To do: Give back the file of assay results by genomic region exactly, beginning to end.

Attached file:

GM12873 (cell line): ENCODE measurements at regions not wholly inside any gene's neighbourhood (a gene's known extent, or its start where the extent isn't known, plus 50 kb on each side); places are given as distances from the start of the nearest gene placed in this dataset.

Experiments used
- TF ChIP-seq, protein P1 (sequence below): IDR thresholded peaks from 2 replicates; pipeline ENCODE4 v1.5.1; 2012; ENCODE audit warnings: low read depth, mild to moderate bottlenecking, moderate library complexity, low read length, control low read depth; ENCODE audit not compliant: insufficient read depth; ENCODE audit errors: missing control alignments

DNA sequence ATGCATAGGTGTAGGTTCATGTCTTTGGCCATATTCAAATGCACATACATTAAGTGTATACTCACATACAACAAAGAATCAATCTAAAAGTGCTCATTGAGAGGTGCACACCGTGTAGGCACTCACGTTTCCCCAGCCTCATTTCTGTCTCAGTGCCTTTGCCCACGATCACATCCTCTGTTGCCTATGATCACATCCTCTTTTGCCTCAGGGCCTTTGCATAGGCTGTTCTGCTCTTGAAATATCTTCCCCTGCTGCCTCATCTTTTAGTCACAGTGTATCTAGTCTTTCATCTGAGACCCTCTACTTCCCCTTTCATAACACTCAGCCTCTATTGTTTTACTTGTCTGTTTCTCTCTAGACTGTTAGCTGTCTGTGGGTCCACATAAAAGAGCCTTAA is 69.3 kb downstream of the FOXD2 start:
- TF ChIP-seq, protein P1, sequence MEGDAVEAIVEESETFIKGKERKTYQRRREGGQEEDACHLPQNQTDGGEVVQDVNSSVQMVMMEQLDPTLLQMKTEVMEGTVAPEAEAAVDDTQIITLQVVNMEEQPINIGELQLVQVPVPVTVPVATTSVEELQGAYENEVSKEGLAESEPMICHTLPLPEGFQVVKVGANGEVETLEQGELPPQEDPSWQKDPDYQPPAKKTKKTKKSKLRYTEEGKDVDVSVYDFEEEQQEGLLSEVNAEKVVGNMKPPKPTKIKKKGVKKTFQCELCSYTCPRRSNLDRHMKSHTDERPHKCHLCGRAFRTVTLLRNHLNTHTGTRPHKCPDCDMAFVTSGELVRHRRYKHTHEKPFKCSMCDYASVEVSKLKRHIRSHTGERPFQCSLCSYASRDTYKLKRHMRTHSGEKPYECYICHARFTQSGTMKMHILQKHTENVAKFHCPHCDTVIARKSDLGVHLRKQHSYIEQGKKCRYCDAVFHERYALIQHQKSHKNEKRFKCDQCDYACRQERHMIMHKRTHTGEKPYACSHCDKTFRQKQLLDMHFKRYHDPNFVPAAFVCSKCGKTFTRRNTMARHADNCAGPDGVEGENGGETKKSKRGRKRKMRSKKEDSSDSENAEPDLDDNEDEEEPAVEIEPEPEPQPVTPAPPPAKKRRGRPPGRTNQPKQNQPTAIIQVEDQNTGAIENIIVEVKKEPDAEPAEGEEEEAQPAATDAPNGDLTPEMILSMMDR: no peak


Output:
GM12873 (cell line): ENCODE measurements at regions not wholly inside any gene's neighbourhood (a gene's known extent, or its start where the extent isn't known, plus 50 kb on each side); places are given as distances from the start of the nearest gene placed in this dataset.

Experiments used
- TF ChIP-seq, protein P1 (sequence below): IDR thresholded peaks from 2 replicates; pipeline ENCODE4 v1.5.1; 2012; ENCODE audit warnings: low read depth, mild to moderate bottlenecking, moderate library complexity, low read length, control low read depth; ENCODE audit not compliant: insufficient read depth; ENCODE audit errors: missing control alignments

DNA sequence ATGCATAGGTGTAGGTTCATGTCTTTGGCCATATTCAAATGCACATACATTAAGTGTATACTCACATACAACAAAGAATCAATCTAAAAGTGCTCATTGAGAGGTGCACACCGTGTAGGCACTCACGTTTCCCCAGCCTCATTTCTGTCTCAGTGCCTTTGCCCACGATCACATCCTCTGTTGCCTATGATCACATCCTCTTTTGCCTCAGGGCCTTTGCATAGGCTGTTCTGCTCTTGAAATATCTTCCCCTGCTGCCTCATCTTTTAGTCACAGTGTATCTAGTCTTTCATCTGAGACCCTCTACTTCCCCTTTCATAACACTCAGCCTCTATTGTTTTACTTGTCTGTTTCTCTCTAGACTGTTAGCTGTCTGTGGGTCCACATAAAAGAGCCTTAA is 69.3 kb downstream of the FOXD2 start:
- TF ChIP-seq, protein P1, sequence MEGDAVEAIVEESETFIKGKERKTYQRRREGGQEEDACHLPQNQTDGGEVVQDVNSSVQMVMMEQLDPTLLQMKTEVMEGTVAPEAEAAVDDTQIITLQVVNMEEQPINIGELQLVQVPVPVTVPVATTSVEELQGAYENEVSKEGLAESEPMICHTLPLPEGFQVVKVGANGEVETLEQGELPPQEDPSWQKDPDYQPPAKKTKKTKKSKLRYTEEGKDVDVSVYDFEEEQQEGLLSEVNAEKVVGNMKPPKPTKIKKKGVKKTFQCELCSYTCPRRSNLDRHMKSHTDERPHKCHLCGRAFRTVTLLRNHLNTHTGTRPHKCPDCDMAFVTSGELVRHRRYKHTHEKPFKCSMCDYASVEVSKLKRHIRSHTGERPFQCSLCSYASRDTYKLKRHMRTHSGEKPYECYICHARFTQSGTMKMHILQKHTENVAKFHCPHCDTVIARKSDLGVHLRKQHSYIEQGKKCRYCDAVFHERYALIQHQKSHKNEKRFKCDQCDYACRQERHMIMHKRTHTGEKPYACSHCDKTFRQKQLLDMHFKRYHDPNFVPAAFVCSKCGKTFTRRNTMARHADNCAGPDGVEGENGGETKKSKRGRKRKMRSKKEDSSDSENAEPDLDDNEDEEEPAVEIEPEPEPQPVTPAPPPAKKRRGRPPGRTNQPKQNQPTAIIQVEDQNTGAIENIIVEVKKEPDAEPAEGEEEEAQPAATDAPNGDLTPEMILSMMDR: no peak